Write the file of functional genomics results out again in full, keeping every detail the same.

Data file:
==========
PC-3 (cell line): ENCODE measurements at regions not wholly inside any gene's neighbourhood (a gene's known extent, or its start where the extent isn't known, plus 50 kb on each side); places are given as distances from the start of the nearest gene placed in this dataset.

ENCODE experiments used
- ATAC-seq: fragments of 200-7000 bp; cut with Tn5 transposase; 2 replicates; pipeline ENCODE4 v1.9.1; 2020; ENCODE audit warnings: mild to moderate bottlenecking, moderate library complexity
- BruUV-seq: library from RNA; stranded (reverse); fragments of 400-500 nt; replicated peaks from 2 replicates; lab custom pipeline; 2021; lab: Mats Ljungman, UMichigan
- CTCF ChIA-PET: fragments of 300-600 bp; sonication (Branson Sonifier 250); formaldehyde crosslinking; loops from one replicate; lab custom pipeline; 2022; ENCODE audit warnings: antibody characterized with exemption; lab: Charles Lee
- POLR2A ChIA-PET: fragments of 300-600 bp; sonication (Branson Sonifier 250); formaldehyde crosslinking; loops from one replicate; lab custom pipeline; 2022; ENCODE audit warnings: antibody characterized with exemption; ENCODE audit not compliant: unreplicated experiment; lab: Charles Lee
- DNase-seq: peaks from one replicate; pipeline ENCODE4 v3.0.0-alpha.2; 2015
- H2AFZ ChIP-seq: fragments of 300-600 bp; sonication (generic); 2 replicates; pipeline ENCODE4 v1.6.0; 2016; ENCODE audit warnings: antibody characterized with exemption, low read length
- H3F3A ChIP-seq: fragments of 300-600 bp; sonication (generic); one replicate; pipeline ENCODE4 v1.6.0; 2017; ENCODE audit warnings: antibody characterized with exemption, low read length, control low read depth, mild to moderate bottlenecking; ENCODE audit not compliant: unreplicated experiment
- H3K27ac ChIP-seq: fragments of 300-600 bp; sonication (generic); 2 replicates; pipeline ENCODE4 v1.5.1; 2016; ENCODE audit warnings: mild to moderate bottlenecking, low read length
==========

PC-3 (cell line): ENCODE measurements at regions not wholly inside any gene's neighbourhood (a gene's known extent, or its start where the extent isn't known, plus 50 kb on each side); places are given as distances from the start of the nearest gene placed in this dataset.

ENCODE experiments used
- ATAC-seq: fragments of 200-7000 bp; cut with Tn5 transposase; 2 replicates; pipeline ENCODE4 v1.9.1; 2020; ENCODE audit warnings: mild to moderate bottlenecking, moderate library complexity
- BruUV-seq: library from RNA; stranded (reverse); fragments of 400-500 nt; replicated peaks from 2 replicates; lab custom pipeline; 2021; lab: Mats Ljungman, UMichigan
- CTCF ChIA-PET: fragments of 300-600 bp; sonication (Branson Sonifier 250); formaldehyde crosslinking; loops from one replicate; lab custom pipeline; 2022; ENCODE audit warnings: antibody characterized with exemption; lab: Charles Lee
- POLR2A ChIA-PET: fragments of 300-600 bp; sonication (Branson Sonifier 250); formaldehyde crosslinking; loops from one replicate; lab custom pipeline; 2022; ENCODE audit warnings: antibody characterized with exemption; ENCODE audit not compliant: unreplicated experiment; lab: Charles Lee
- DNase-seq: peaks from one replicate; pipeline ENCODE4 v3.0.0-alpha.2; 2015
- H2AFZ ChIP-seq: fragments of 300-600 bp; sonication (generic); 2 replicates; pipeline ENCODE4 v1.6.0; 2016; ENCODE audit warnings: antibody characterized with exemption, low read length
- H3F3A ChIP-seq: fragments of 300-600 bp; sonication (generic); one replicate; pipeline ENCODE4 v1.6.0; 2017; ENCODE audit warnings: antibody characterized with exemption, low read length, control low read depth, mild to moderate bottlenecking; ENCODE audit not compliant: unreplicated experiment
- H3K27ac ChIP-seq: fragments of 300-600 bp; sonication (generic); 2 replicates; pipeline ENCODE4 v1.5.1; 2016; ENCODE audit warnings: mild to moderate bottlenecking, low read length